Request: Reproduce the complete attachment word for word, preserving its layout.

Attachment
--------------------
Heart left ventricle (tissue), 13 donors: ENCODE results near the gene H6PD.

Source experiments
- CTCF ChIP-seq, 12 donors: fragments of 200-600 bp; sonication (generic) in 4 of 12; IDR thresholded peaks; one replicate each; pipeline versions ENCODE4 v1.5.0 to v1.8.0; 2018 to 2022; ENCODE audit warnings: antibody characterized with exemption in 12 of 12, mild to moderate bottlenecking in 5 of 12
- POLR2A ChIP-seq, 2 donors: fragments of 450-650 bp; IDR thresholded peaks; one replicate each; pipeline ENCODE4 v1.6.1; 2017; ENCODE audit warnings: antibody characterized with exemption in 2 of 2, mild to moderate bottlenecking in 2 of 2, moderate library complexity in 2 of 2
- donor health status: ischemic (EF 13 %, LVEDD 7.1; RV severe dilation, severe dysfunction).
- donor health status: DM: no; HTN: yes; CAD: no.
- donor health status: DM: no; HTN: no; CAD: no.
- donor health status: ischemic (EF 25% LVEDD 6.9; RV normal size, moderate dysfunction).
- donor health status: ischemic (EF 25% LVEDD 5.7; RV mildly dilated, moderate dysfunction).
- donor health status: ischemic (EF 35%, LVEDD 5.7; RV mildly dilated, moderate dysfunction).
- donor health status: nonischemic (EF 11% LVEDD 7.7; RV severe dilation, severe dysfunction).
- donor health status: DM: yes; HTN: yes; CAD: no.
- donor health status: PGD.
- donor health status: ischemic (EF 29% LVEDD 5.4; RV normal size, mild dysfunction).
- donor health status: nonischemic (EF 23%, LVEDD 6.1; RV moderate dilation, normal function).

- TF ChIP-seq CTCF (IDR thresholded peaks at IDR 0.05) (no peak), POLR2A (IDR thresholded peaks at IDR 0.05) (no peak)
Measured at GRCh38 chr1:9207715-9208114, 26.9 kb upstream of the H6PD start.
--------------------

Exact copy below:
Heart left ventricle (tissue), 13 donors: ENCODE results near the gene H6PD.

Source experiments
- CTCF ChIP-seq, 12 donors: fragments of 200-600 bp; sonication (generic) in 4 of 12; IDR thresholded peaks; one replicate each; pipeline versions ENCODE4 v1.5.0 to v1.8.0; 2018 to 2022; ENCODE audit warnings: antibody characterized with exemption in 12 of 12, mild to moderate bottlenecking in 5 of 12
- POLR2A ChIP-seq, 2 donors: fragments of 450-650 bp; IDR thresholded peaks; one replicate each; pipeline ENCODE4 v1.6.1; 2017; ENCODE audit warnings: antibody characterized with exemption in 2 of 2, mild to moderate bottlenecking in 2 of 2, moderate library complexity in 2 of 2
- donor health status: ischemic (EF 13 %, LVEDD 7.1; RV severe dilation, severe dysfunction).
- donor health status: DM: no; HTN: yes; CAD: no.
- donor health status: DM: no; HTN: no; CAD: no.
- donor health status: ischemic (EF 25% LVEDD 6.9; RV normal size, moderate dysfunction).
- donor health status: ischemic (EF 25% LVEDD 5.7; RV mildly dilated, moderate dysfunction).
- donor health status: ischemic (EF 35%, LVEDD 5.7; RV mildly dilated, moderate dysfunction).
- donor health status: nonischemic (EF 11% LVEDD 7.7; RV severe dilation, severe dysfunction).
- donor health status: DM: yes; HTN: yes; CAD: no.
- donor health status: PGD.
- donor health status: ischemic (EF 29% LVEDD 5.4; RV normal size, mild dysfunction).
- donor health status: nonischemic (EF 23%, LVEDD 6.1; RV moderate dilation, normal function).

- TF ChIP-seq CTCF (IDR thresholded peaks at IDR 0.05) (no peak), POLR2A (IDR thresholded peaks at IDR 0.05) (no peak)
Measured at GRCh38 chr1:9207715-9208114, 26.9 kb upstream of the H6PD start.